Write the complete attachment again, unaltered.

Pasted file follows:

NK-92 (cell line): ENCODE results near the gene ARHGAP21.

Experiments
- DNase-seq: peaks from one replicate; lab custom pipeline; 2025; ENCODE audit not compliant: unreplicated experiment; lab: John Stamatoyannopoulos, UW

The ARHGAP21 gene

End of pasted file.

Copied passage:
NK-92 (cell line): ENCODE results near the gene ARHGAP21.

Experiments
- DNase-seq: peaks from one replicate; lab custom pipeline; 2025; ENCODE audit not compliant: unreplicated experiment; lab: John Stamatoyannopoulos, UW

The ARHGAP21 gene